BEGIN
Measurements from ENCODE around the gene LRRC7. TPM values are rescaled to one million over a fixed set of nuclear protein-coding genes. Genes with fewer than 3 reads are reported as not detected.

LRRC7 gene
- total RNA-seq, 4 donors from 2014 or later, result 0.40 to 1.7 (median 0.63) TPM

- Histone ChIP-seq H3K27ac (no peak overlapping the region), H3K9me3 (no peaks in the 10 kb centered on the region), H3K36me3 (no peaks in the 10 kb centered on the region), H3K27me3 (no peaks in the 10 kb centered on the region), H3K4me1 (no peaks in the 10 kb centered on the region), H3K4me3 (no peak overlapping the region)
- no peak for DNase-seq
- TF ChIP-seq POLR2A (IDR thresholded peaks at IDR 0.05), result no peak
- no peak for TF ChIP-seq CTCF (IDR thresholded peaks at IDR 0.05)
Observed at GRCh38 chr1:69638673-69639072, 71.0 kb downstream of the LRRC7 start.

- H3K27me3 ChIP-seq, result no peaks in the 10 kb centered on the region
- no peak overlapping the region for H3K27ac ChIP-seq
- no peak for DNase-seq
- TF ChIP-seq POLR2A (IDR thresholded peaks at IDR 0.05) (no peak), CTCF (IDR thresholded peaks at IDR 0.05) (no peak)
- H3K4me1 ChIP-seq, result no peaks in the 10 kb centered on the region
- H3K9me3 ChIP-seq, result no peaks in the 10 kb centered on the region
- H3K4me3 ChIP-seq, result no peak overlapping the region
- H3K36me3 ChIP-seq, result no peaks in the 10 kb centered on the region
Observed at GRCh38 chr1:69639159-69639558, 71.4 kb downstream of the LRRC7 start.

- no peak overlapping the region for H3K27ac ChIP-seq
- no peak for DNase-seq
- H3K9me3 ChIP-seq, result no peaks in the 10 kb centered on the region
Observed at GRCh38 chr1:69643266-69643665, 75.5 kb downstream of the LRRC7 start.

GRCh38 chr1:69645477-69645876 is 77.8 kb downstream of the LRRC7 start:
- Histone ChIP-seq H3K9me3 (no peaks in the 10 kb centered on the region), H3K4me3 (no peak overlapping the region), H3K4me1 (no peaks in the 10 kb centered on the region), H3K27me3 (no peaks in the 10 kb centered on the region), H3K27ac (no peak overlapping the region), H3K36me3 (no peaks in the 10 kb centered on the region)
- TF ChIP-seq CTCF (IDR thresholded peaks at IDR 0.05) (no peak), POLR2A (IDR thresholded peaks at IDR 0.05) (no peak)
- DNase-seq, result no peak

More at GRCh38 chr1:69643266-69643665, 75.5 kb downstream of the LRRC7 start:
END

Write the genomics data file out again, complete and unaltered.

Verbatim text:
Measurements from ENCODE around the gene LRRC7. TPM values are rescaled to one million over a fixed set of nuclear protein-coding genes. Genes with fewer than 3 reads are reported as not detected.

LRRC7 gene
- total RNA-seq, 4 donors from 2014 or later, result 0.40 to 1.7 (median 0.63) TPM

- Histone ChIP-seq H3K27ac (no peak overlapping the region), H3K9me3 (no peaks in the 10 kb centered on the region), H3K36me3 (no peaks in the 10 kb centered on the region), H3K27me3 (no peaks in the 10 kb centered on the region), H3K4me1 (no peaks in the 10 kb centered on the region), H3K4me3 (no peak overlapping the region)
- no peak for DNase-seq
- TF ChIP-seq POLR2A (IDR thresholded peaks at IDR 0.05), result no peak
- no peak for TF ChIP-seq CTCF (IDR thresholded peaks at IDR 0.05)
Observed at GRCh38 chr1:69638673-69639072, 71.0 kb downstream of the LRRC7 start.

- H3K27me3 ChIP-seq, result no peaks in the 10 kb centered on the region
- no peak overlapping the region for H3K27ac ChIP-seq
- no peak for DNase-seq
- TF ChIP-seq POLR2A (IDR thresholded peaks at IDR 0.05) (no peak), CTCF (IDR thresholded peaks at IDR 0.05) (no peak)
- H3K4me1 ChIP-seq, result no peaks in the 10 kb centered on the region
- H3K9me3 ChIP-seq, result no peaks in the 10 kb centered on the region
- H3K4me3 ChIP-seq, result no peak overlapping the region
- H3K36me3 ChIP-seq, result no peaks in the 10 kb centered on the region
Observed at GRCh38 chr1:69639159-69639558, 71.4 kb downstream of the LRRC7 start.

- no peak overlapping the region for H3K27ac ChIP-seq
- no peak for DNase-seq
- H3K9me3 ChIP-seq, result no peaks in the 10 kb centered on the region
Observed at GRCh38 chr1:69643266-69643665, 75.5 kb downstream of the LRRC7 start.

GRCh38 chr1:69645477-69645876 is 77.8 kb downstream of the LRRC7 start:
- Histone ChIP-seq H3K9me3 (no peaks in the 10 kb centered on the region), H3K4me3 (no peak overlapping the region), H3K4me1 (no peaks in the 10 kb centered on the region), H3K27me3 (no peaks in the 10 kb centered on the region), H3K27ac (no peak overlapping the region), H3K36me3 (no peaks in the 10 kb centered on the region)
- TF ChIP-seq CTCF (IDR thresholded peaks at IDR 0.05) (no peak), POLR2A (IDR thresholded peaks at IDR 0.05) (no peak)
- DNase-seq, result no peak

More at GRCh38 chr1:69643266-69643665, 75.5 kb downstream of the LRRC7 start: